(Last Updated on : 10-07-2013)
Prakrit is the foremost indigenous phrase of the Indo- Aryan language representing "vernacular". Prakrit emerged, in the 6th century as the literary language, generally patronized by the Kshatriya king in ancient India. The earliest extant model of Prakrit is the Ashokan inscription. The initial form of Prakrit language was Pali, which was the language of the Buddhist, but the Jains best employed Pali. The sacred texts of the Jains (Siddhanta & Agama) employed three types of Prakrit.
This primitive form of Indo- Aryan language was categorized into primary & secondary Prakrit. The primary Prakrit encompasses all the languages of the Midland Asia or Aryavarta. It used to follow the strict laws of the phonetics, and had a propensity to shorten the harsh combinations of consonants and broader diphthongs. This primary level of the language was synonymous to the old Italic dialects of Latin times.
The secondary Prakrit under the name of the Pali became popular among the Buddhist and was one of the main instruments for propagating the Jain religion. Wide ranges of independent secular literatures including Indian dramas of the contemporary epoch were written in Prakrit. A further development in the language was observed with the advent of " Apabhramsa" or the " corrupt language". As is pointed out by the grammarians, the emergence of the "Apabhramsas", had a damaging impression on the refined Prakrit.
The language was extended from the east of the Lahore to the entire Region at the confluence of Ganga & Jamuna. Magadhi, Ardhamagadhi & Maharashtri were the languages of the primary Prakrit. Maharashtri attained literary prominence, which became the principal language in lyric poetry and the "kavyas" and at the same time several treatises.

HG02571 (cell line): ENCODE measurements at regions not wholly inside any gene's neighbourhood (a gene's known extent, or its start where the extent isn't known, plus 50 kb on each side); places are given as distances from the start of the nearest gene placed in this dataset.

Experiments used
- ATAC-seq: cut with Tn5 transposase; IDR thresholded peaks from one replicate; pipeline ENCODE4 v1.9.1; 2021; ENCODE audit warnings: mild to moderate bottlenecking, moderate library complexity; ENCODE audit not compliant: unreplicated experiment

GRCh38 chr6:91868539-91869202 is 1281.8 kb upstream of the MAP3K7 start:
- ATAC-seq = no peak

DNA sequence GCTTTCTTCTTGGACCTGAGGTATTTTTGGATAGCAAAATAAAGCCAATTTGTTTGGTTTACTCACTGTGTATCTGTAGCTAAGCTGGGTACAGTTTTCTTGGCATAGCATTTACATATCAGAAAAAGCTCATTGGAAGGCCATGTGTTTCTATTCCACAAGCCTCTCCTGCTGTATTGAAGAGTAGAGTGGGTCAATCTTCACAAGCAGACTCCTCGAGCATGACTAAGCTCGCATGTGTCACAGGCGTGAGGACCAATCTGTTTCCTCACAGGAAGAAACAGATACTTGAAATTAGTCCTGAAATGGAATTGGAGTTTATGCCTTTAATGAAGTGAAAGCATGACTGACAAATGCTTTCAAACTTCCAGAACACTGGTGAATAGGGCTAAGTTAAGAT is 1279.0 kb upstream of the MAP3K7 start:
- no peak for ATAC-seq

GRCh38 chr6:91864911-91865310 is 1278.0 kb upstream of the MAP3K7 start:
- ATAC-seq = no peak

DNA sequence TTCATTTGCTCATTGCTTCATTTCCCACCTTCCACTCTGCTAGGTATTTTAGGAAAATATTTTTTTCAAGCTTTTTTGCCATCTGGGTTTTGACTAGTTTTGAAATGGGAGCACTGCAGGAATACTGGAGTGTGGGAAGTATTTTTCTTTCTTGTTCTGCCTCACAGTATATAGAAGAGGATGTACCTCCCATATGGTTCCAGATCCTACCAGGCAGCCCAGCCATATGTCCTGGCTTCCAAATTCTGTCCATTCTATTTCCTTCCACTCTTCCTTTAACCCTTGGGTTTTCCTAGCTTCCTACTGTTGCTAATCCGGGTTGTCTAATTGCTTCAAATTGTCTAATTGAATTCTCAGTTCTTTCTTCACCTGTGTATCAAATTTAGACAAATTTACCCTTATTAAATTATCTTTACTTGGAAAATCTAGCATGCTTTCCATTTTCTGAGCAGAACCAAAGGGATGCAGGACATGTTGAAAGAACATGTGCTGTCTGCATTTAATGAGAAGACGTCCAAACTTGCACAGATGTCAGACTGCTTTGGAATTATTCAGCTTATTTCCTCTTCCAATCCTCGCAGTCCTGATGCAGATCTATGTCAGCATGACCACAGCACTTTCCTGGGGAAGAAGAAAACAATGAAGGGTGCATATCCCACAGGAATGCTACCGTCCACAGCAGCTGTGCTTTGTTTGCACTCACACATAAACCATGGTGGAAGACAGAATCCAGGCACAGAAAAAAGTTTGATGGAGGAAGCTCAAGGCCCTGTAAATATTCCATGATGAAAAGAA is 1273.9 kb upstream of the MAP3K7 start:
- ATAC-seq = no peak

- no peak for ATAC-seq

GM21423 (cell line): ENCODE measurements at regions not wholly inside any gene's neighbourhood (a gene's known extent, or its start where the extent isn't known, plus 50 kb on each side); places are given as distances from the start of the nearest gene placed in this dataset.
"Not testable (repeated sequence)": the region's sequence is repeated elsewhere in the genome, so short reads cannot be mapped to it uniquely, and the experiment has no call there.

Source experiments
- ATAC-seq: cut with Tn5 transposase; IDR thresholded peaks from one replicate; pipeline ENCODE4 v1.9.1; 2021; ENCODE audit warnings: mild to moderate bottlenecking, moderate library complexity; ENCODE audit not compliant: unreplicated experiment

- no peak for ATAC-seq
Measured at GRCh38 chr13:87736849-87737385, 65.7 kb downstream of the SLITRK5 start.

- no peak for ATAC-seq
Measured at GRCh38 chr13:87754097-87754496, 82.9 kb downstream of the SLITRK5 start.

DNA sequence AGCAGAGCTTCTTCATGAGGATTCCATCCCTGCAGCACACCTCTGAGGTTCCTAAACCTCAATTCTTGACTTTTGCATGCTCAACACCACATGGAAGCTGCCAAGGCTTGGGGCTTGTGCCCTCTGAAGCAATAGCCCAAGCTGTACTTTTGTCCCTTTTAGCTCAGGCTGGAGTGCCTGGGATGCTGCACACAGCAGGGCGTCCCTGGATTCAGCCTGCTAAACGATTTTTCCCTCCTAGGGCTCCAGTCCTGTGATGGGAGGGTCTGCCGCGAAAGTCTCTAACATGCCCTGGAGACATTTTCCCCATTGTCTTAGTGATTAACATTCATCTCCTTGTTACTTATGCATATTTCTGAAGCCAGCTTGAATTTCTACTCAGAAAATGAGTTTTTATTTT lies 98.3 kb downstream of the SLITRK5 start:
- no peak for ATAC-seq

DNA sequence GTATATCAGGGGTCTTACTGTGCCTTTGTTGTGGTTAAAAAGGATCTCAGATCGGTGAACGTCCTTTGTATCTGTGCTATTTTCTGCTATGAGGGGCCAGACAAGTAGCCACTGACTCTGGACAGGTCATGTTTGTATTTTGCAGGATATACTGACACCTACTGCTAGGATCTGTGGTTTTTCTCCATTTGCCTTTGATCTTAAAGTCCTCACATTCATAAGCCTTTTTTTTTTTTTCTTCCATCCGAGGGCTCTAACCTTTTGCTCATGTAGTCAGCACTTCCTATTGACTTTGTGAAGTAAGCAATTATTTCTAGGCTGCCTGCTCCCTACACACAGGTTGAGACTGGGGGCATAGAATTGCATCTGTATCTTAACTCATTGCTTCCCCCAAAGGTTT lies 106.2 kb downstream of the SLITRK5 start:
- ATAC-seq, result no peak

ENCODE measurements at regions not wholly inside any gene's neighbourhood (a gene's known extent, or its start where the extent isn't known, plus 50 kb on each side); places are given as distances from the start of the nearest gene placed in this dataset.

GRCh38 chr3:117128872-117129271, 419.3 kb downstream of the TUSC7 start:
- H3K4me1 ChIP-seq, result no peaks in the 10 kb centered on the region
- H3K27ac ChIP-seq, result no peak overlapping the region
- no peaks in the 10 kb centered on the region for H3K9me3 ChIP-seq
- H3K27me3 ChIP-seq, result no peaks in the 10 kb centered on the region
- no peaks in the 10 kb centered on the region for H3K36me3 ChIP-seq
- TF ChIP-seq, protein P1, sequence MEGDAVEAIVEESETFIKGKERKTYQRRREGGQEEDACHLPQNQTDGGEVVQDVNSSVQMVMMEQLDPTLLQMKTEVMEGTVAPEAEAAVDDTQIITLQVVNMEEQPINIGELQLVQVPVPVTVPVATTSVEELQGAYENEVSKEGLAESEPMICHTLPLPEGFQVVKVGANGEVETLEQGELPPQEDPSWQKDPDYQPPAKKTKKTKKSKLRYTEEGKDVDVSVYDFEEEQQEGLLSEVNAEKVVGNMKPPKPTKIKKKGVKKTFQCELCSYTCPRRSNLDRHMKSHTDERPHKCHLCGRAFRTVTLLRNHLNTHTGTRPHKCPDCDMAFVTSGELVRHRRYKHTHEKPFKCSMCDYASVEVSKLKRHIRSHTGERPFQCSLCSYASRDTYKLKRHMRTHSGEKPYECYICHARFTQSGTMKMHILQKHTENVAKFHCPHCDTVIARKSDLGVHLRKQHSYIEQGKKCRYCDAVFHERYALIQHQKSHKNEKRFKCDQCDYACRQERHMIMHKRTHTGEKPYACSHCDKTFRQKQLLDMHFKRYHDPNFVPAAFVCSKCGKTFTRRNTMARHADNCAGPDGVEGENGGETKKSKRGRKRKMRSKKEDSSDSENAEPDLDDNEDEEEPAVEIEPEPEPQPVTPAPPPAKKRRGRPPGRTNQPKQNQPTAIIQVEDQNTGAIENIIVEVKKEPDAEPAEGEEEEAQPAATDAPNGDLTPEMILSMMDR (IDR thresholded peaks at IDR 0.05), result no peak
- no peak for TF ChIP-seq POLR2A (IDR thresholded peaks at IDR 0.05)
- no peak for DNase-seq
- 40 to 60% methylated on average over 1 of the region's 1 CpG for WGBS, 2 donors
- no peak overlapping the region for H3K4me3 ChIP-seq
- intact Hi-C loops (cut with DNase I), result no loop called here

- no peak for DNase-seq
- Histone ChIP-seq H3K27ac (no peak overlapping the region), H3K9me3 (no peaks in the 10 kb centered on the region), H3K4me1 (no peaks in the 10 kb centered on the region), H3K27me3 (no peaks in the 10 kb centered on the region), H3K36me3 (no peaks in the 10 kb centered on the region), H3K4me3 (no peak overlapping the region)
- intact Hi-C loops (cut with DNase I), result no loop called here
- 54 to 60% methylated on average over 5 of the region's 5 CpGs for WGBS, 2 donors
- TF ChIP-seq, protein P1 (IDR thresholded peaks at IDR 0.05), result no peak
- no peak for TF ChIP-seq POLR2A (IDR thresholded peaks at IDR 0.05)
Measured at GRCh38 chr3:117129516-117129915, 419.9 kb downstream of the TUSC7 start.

The literatures composed in this language were mainly the Buddhist & Jain Scriptures. The sutras of the Jains were in Ardhamagadhi, the non-canonical books of the Svetambara sect were the form of Maharashtri & the canonical texts of the Digambaras was a variety of Sauraseni. The most admired work, "Sattasai"( Saptasaptika), by Hala composed between the 3rd & 7th century B.C shows the wide application of the Prakrit in the contemporary era . "Kavyas" or the epic poetries like "Ravanavaha" or " Setubandha"(dealing with the subject of Ramayana) & Gaiidavaha of Vakapati ( dealing with the conquest of Bengal by Yasovarmana) etc. were the celebrated works in Prakrit. Reference of Kumarapala-carita , the title of last eight cantos of Dvyasara Mahakavya(1150 A.D) of Hemchandra should also be made. Siddha-hemcandra was an anthology of Prakrit grammar. "Karpuramanjari "(an amusing comedy of intrigue), by Raja Shekhar is a famous exemplar of dramatic literature.
Prakrit dialectic is a significant subject in the contemporary literary tradition. A famous form of Prakrit dialectic was employed in the Sanskrit drama of the period. Different dialectic was used for different purpose, like Sauraseni was used for prose and Maharashtri was the language of the lyric poetry and the songs. Even the characters of the dramatic poetry were attributed with specific dialect according to their nationality. The Prakrit dialect was best used in Mocchakatika.